How to record games in Windows 10, save to disk, publish on YouTube

Record your games and share them with friends

How to record Windows 10 games using Game bar in the Creator's Update

Recording games in Windows 10 is easy with Game bar. Let’s take a look at the new features in Windows 10 Creator’s Update. I’ll record a game, save it to disk and then publish it on YouTube.

Windows 10 added a great feature called Game bar that enabled you to record games while you were playing them. The on-screen action was saved as a video file and you could then share them with friends either privately or publicly.

Creator’s Update has completely redesigned this feature and it is a brilliant and very easy way to record game play. Some changes are just a rearrangement of the settings and they are accessed in a different place, but there are also a few new features too.

Let’s take a look at recording a game. I chose City Racing 3D because I wanted to test Windows ability to capture fast action. Would it stutter and fail to keep up? We’ll see.

The game is also free, which always gets my interest, and it has good ratings in the Windows Store. It is a Windows 10 app that runs on PC, Xbox, mobile, holographic and Game hub. It’s a lot of fun if you want to try it for yourself.

Start the game

Game bar is a service that runs in the background and there is nothing to run. It is there, waiting, so just start the game you want to record. Make it full screen rather than a window on the desktop.

At any point you can display Windows Game bar on the screen by pressing Windows+G. This displays a toolbar and clicking the red Record button begins recording. Anything that appears on the screen from now on is saved to a video.

Game bar in Windows 10 Creator's Update

The Game bar in Windows 10 Creator's Update

You can also press Windows+Alt+R to start recording, but this does not display anything on the screen, which leaves you wondering if it is recording. It would be annoying to get your highest score ever or to ace a level in a tough game and it hadn’t recorded. For this reason I like to press Windows+G and click record, then I know it is working.

Play the game

Now you just play the game. When you want to stop recording, press Windows+G to display Game bar and click the stop button, or press Alt+Windows+R again.

Bear in mind that videos can grow very large. A four minute video was 150MB and that was at a fairly low quality – 1200 x 800 pixels at 30 fps.

Watch your videos

Each video recording is automatically saved to your personal Videos folder in your account folder. The filename is also automatic and is based on the game’s name (probably title bar text).

Game bar recordings saved to disk

Open Explorer, click Videos in the sidebar and then open the Captures folder. Double clicking a video clip plays it in the Windows 10 Films & TV app.

Upload it to YouTube

Go to YouTube and if you are signed in with your Google Account, click the Upload button in the top right corner. Drag the video clip from an Explorer window and drop it on the browser to upload it.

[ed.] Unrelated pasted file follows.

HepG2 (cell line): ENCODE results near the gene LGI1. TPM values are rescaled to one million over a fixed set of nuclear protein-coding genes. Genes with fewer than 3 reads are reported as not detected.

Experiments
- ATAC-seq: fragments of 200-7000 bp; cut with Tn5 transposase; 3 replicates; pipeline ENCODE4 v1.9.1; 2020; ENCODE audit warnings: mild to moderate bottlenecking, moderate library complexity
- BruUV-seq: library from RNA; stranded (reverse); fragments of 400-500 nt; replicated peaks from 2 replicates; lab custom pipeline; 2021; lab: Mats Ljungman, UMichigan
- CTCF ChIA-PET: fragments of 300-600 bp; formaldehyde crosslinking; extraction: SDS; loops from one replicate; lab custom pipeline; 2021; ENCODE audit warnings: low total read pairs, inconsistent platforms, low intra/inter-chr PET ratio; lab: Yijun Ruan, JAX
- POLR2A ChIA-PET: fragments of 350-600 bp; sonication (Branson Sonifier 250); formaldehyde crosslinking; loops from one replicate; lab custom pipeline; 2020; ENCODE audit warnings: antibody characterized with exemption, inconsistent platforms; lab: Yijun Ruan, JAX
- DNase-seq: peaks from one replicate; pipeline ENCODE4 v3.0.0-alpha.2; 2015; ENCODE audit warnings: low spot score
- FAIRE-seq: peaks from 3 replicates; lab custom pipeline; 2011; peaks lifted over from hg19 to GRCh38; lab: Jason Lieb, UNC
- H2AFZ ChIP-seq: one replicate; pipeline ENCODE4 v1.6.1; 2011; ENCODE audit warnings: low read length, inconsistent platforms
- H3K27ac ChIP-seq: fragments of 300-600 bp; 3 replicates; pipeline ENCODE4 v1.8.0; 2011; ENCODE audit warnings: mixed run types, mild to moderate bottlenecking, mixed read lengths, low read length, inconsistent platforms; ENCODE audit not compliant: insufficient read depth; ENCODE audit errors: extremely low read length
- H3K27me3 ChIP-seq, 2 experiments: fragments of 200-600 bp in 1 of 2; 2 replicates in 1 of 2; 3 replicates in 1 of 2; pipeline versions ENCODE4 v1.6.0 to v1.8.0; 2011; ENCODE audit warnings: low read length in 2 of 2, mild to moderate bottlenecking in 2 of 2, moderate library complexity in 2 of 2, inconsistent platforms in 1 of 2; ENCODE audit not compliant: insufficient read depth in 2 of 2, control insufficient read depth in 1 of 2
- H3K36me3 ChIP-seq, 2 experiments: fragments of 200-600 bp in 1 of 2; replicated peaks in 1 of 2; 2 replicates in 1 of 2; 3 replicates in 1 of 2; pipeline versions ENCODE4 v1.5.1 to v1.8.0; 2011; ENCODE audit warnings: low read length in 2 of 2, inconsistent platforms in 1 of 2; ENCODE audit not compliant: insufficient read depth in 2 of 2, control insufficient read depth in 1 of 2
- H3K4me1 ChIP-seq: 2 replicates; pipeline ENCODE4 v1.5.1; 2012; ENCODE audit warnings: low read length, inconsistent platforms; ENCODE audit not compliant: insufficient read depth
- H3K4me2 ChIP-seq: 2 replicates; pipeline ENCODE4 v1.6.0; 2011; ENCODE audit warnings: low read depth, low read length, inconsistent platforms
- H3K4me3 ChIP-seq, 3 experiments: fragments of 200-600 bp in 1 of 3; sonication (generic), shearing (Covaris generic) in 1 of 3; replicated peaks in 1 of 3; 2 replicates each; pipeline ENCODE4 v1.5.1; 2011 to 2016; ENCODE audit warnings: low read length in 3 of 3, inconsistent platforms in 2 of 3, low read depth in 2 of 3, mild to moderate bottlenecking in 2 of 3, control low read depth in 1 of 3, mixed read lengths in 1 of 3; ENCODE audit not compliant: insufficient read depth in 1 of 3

Drag files to the browser window to upload them to YouTube

While it is uploading, fill in the information, such as the title, description and tags.

Upload a video clip to YouTube and publish it

Click the Publish button when it has finished uploading and processing. A collection of sharing buttons for popular social media sites is displayed. Either copy the link and paste it wherever you want or use the Facebook, Twitter and other buttons to share it.

Watch the video recorded with Game bar

Configure the Game bar settings

Let’s look at the Settings app first. Open Settings in Windows 10 Creator’s Update and click the Gaming section. Select Game bar on the left and there is a master On/Off switch. Make sure it is on or your will not be able to record games!

Game bar settings in Windows 10 Creator's Update

Below are all the keyboard shortcuts for the various functions, such as:

  • Show the Game bar = Windows+G
  • Start or stop recording = Windows+Alt+R
  • Record that = Windows+Alt+G
  • Microphone on/off = Windows+Alt+M

If you want to provide a voice commentary when recording your game play, show the Game bar and tick the option to turn on the microphone. Laptops have a built in microphone, but you might need to add one if you use a desktop PC.

Game DVR settings

Select Game DVR on the left and there is a Background recording option. An On/Off switch enables or disables it. Doesn’t all recording happen in the background? Yes, but this is different.

The Game DVR is basically a continuous recording of the last 30 minutes, one hour or two hours, depending on the time period set under Record this.

Game DVR settings in Windows 10 Creator's Update

Game DVR means you do not have to press any keys to start or stop recording or show the Game bar, recording just happens automatically in the background. Continuously.

When you have achieved something in your game or have done something significant that you want to save as a video, press Windows+G and click the Record That button – the third icon in the Game bar toolbar – or just press the keyboard shortcut Windows+Alt+G.

The last 30 minutes, hour or two hours is saved to disk as a video.

Background recording can affect the speed of games, but try it anyway with the shortest duration recording.

Further down the Game DVR settings are Audio and video quality settings. If you have a super powerful PC then by all means set the maximum audio and video quality and set the frame rate to 60 fps.

Game DVR settings in Windows 10

For most people, 128 kbps audio, standard video quality and 30 fps is best.




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